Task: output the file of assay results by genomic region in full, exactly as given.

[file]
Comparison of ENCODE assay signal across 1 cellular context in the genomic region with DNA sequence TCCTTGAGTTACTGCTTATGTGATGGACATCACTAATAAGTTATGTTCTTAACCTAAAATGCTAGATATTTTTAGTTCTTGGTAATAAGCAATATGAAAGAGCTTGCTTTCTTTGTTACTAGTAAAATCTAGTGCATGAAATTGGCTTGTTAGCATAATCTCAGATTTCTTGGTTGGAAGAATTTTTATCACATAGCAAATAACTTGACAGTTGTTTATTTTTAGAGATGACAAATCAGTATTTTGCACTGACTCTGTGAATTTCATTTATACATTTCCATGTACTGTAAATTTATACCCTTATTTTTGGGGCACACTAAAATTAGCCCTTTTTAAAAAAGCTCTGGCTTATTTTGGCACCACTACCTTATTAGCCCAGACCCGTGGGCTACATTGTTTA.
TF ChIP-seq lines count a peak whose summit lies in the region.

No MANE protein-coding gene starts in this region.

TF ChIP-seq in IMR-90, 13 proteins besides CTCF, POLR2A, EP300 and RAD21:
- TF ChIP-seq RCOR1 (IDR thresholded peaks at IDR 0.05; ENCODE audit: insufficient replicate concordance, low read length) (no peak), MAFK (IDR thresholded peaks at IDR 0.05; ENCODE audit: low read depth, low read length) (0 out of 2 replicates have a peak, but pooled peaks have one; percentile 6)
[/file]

Comparison of ENCODE assay signal across 1 cellular context in the genomic region with DNA sequence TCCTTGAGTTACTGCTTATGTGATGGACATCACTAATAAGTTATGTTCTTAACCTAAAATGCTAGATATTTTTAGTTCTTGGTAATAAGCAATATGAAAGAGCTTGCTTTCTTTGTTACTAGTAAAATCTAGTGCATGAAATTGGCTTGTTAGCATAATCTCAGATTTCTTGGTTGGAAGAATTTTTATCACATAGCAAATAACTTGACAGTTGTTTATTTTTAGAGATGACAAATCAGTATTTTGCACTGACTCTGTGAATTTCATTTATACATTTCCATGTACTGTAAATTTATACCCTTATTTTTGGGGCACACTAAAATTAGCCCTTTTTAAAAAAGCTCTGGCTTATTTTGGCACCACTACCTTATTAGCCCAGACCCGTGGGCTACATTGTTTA.
TF ChIP-seq lines count a peak whose summit lies in the region.

No MANE protein-coding gene starts in this region.

TF ChIP-seq in IMR-90, 13 proteins besides CTCF, POLR2A, EP300 and RAD21:
- TF ChIP-seq RCOR1 (IDR thresholded peaks at IDR 0.05; ENCODE audit: insufficient replicate concordance, low read length) (no peak), MAFK (IDR thresholded peaks at IDR 0.05; ENCODE audit: low read depth, low read length) (0 out of 2 replicates have a peak, but pooled peaks have one; percentile 6)